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Hearings to start in Uruguay anti-smoking

posted 11-February-2013

The Australian, Canberra

Hearings to start in Uruguay anti-smoking

5 February 2013

AAP/Uruguay faces its first hearings in the French capital this week in a lawsuit filed by US tobacco giant Philip Morris International against its anti-smoking laws, an official said on Monday.

In early 2010, Philip Morris filed a complaint with the World Bank’s International Center for Settlement of Investment Disputes (ICSID), seeking damages allegedly caused by the Latin American country’s anti-tobacco measures, claiming they violated a bilateral investment treaty and harmed the company.

"Hearings are tomorrow and the day after," said government official Jose Mujica, noting the parties were meeting with the court in Paris Monday and that an initial hearing would focus on whether Philip Morris met the necessary legal requirements in filing its complaint.

In March 2006, Uruguay became the first Latin American country and the fifth nation worldwide to implement a ban on smoking in enclosed public places.

It also enacted some of the world’s toughest tobacco laws, requiring large health warnings on packages and banning advertising and the use of multiple products for one brand.

Diego Canepa, head of the Uruguay delegation, said the case was being closely monitored internationally and could have negative repercussions for Uruguay.

"Many people are watching this case around the world," he told local radio from Paris.

A first ruling was not expected until May, he added.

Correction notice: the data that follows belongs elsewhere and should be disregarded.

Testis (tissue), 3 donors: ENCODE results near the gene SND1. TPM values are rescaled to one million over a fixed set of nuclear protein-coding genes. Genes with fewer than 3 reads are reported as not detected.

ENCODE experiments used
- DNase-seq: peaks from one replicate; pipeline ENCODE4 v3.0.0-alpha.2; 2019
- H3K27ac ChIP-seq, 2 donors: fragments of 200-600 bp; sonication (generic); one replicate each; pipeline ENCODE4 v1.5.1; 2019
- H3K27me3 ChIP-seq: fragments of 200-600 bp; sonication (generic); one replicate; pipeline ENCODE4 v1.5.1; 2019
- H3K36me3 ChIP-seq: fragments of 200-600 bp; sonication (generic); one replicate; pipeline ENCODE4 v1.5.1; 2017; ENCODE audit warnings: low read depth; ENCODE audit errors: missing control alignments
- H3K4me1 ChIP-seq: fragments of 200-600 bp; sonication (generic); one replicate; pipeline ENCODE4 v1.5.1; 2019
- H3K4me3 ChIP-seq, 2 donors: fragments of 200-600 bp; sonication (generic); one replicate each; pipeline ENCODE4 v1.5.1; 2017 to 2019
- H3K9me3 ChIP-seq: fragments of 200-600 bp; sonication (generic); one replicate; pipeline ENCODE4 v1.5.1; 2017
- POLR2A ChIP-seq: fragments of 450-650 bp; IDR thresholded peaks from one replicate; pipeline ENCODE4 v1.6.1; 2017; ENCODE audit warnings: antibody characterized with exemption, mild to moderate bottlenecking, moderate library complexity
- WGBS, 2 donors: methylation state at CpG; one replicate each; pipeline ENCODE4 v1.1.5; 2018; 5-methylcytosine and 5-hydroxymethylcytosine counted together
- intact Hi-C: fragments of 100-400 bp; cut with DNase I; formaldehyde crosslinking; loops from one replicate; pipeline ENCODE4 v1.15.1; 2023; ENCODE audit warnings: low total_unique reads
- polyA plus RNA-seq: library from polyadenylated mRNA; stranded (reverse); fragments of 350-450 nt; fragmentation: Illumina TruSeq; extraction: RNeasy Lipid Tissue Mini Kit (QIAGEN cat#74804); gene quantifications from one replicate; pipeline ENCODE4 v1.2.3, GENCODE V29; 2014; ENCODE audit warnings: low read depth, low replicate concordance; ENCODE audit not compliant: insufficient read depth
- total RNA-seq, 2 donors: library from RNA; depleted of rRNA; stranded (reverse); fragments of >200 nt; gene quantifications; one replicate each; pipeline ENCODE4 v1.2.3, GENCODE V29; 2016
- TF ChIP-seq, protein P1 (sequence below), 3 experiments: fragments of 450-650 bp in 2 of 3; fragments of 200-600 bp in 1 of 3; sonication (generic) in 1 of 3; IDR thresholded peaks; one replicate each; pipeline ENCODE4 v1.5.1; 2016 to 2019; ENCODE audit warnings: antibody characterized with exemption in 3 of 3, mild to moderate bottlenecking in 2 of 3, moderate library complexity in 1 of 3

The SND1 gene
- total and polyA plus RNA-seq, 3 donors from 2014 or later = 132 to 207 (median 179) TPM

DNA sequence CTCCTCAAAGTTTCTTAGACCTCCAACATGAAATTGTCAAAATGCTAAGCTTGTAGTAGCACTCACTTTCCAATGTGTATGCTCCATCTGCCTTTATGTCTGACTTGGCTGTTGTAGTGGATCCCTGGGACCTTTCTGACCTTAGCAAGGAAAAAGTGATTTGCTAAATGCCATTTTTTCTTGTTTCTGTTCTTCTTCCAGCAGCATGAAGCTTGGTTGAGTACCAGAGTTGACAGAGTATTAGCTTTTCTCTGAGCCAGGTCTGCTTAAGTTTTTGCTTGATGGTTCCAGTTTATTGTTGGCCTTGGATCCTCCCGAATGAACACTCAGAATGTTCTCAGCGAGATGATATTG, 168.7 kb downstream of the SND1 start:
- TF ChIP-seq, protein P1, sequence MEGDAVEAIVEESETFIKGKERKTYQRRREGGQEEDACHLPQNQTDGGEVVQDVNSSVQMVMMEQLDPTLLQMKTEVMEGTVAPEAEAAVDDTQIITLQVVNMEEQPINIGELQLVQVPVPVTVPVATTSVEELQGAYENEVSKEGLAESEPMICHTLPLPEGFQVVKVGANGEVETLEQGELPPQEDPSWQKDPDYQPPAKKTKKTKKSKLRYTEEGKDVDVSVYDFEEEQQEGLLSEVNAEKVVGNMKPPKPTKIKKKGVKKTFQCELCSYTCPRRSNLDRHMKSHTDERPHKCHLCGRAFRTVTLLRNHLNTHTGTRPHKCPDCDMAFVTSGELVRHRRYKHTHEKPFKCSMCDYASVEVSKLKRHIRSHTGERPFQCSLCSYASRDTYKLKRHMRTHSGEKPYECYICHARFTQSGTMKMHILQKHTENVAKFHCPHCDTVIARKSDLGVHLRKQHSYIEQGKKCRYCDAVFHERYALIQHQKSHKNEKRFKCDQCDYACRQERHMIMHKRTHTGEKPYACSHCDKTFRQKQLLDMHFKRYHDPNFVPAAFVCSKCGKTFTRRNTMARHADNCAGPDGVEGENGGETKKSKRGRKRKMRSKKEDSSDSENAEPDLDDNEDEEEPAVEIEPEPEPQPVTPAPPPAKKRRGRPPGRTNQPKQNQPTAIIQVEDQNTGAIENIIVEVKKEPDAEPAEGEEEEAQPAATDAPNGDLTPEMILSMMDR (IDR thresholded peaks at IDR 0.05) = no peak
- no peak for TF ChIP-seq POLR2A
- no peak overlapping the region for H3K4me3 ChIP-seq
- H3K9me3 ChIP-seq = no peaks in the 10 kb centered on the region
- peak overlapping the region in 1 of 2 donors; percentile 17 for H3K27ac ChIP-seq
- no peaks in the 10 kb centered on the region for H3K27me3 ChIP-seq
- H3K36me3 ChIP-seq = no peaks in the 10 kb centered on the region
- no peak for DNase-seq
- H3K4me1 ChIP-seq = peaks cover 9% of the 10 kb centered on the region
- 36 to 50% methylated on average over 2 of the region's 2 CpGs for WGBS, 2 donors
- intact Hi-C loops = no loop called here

In October 2011, Philip Morris International closed its plant in Uruguay and moved its local production to neighbouring Argentina.

keywords : corporate interests healthICSIDinvestor-state disputes | ISDSUruguay source :

Comment on this article

  • Hearings to start in Uruguay anti-smoking | 21-February-2013 | by margaret beresford

    Rather odd, given the number of successful US lawsuits against tobacco companies found to have caused cancer and other pulmonary diseases. Governments were also citing health care costs including the affects of second hand smoke. Maybe tobacco companies can then revisit these lost cases . One thing all of these bilateral agreements have in common are investor rights that only apply to companies of the signing country. Seems too one sided for proper contract law to be in good standing. Why are governments signing for financial responsibility of their taxpayers and finalizing them in secret? Does the fact that most of these trade deals are done in secret, to whit only the taxpayers as potential losers are left in the dark and on the hook after.

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